Sunday, April 23, 2006

Homeland Security

Minnesota is doing what it can to keep Iowans out of the state on Nov. 18, which happens to be the day the Hawkeyes come rolling into the Metrodome to play the Golden Gophers. And who can blame them? You might recall the 2002 game, when Iowans stormed the Metrodome field after a 45-21 Hawkeye victory. While one group was carrying coach Kirk Ferentz off the field, another was tearing down a goalpost, eventually hauling it up the stairs and into the concourse. Minnesota managed to keep the Iowans off the field in 2004, but Iowa still won, 29-27, highlights of which we have here. Minnesota has had enough of these shenanigans on its home turf, so some new rules are in place for 2006. If you want a ticket to the game, you also have to buy one for the North Dakota State-Minnesota game on Oct. 21 in the Metrodome. It's called the "Gopher Gold Package." But that's not the restrictive part. To buy that package, you must be a Gopher season-ticket holder, a Minnesota "M" Club member, a Minnesota Alumni Association member or a Minnesota resident. These rules apply until Sept. 5, then you can be from anywhere and buy a ticket. "We're not trying to make any big issue out of this," Minnesota ticket manager Dan Teschke said. "We're not saying we're keeping out Hawkeye fans. We're just doing due diligence, and trying to do what's right for our fans and our team." By the way, the winner gets the Floyd of Rosedale trophy, a bronzed pig, which Iowa players are proudly displaying. More on that at a later date (subscription, so full story is in the comments section).

1 comment:

dawizofodds said...

April 23, 2006

Iowa Could Find It Harder to Make Dome Home

Mike Hlas
Cedar Rapids Gazette

The gauntlet has been laid down. If Iowa Hawkeyes fans are to turn the Hubert H. Humphrey Metrodome into "Kinnick North" again this year, they’ll need to do more planning than ever to do so.

The University of Minnesota is trying to tighten the borders for the Nov. 18 season-ending Iowa-Minnesota football game at the Metrodome. If you want a ticket for that game, you also have to buy one for the North Dakota State-Minnesota game Oct. 21 in the Dome. That two-game "Gopher Gold Package" sells for $65.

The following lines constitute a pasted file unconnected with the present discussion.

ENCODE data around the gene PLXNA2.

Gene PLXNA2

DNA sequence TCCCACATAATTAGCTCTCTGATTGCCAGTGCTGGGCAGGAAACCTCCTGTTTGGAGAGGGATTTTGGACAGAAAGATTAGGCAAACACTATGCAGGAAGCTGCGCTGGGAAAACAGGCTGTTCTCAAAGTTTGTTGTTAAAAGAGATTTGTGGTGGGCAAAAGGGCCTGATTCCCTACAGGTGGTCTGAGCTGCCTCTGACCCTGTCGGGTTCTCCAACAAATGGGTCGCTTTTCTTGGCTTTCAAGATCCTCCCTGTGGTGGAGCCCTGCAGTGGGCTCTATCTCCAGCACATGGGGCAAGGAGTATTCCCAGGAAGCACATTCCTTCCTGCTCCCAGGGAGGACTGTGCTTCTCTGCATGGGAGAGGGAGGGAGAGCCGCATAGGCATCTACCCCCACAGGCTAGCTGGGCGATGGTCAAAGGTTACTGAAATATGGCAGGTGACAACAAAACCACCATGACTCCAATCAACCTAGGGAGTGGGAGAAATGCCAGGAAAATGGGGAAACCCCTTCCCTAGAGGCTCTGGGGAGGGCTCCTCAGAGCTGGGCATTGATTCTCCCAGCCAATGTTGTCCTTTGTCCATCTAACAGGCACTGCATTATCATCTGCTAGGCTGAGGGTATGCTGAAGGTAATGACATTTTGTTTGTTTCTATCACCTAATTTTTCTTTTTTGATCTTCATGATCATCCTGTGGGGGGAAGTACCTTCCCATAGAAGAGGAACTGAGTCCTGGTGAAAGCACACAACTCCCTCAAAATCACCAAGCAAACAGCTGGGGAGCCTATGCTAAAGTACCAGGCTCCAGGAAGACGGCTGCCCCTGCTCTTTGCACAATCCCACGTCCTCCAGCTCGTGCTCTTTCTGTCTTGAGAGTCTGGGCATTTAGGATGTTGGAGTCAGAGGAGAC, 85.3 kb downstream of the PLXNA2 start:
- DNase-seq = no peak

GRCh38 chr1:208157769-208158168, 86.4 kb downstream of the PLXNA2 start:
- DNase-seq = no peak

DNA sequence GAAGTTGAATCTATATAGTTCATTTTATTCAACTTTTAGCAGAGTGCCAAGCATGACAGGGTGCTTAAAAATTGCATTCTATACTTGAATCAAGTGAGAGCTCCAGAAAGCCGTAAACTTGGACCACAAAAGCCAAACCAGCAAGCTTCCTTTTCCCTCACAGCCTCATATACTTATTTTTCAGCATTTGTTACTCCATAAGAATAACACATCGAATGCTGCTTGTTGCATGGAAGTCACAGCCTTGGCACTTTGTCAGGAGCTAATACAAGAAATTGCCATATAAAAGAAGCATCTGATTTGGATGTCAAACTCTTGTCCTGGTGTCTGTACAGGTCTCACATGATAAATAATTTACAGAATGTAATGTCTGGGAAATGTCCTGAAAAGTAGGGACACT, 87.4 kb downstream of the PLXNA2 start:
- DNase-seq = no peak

But that’s not the restrictive part. To buy that package, you must be a Gophers season-ticket holder, a University of Minnesota "M" Club member, a University of Minnesota Alumni Association member or a Minnesota resident.

Until Sept. 5, anyhow. Then you can be from anywhere and buy Iowa-Minnesota tickets for $55.

Minnesota wants the Metrodome to be just the Metrodome, not "Kinnick North."

Two years ago, Iowa fans accounted for about half the crowd of 64,719 in the Hawkeyes’ 29-27 squeaker. The ratio was similar in 2002 when Iowa football lore was made before 65,184 spectators. The Hawkeyes capped a perfect Big Ten season by clobbering the Gophers, 45-21. Iowa fans toppled the goal posts in the Dome’s south end zone. That still rankles Minnesotans.

"This place today was Kinnick with a roof on it," Iowa
tight end Dallas Clark marveled after the game.

Minnesota would like some sort of a homefield advantage for this year’s Iowa game. Thus, the new ticket policy.

"Our overall goal is to fill the lower level with Minnesota fans," school athletics ticket manager Dan Teschke said Friday. "We haven’t had any restrictions in the past. This is something we’ll try for this year, then adjust and tweak in the future."

How big is the Iowa game in Minnesota? Most tickets for this year’s Michigan-Minnesota game in the Dome are selling for $50. Most seats for the two other Big Ten games there, with Penn State and Indiana the visitors, are $45. That North Dakota State game is priced at $25.

None are likely to become sellouts. Iowa-Minnesota, no matter the roadblocks to fans who live south of Albert Lea, will fill the stadium.

"We’re not trying to make any big issue out of this," Teschke said. "We’re not saying we’re keeping out Hawkeye fans. We’re just doing due diligence, and trying to do what’s right for our fans and our team. Anyone who wants to go to the game will be able to unless they wait until the bitter end."

It’s not as if Hawkeye fans can’t find friends in Minnesota to buy tickets for them. It’s not as if Iowa graduates don’t live in that state.

"It’s hard to come up with a leak-proof, foolproof system," Teschke said. "By no means do we think this is an open-and-shut system. But we think it’s worth trying."

You know what could happen, though. If Iowa has a good season going and the Minnesota game has a bearing on the Hawkeyes’ winning the Big Ten title or getting a shot at a top-flight bowl game, Iowans will flood the Land of 10,000 Lakes. If Minnesota is having yet another of its Music City Bowltype seasons, some Gopher fans will sacrifice school loyalty in exchange for selling their tickets for a profit.

Not to put any ideas in anyone’s head, but if Hawkeye fans know North Dakota State fans in Moorhead, Minn., just across the Red River of the North from the campus in Fargo, maybe some deals can be struck.

Oh, North Dakota State has been allotted 5,000 tickets for its game at the Dome. You don’t suppose Minneapolis will become ‘‘Fargo East’’ that day, do you?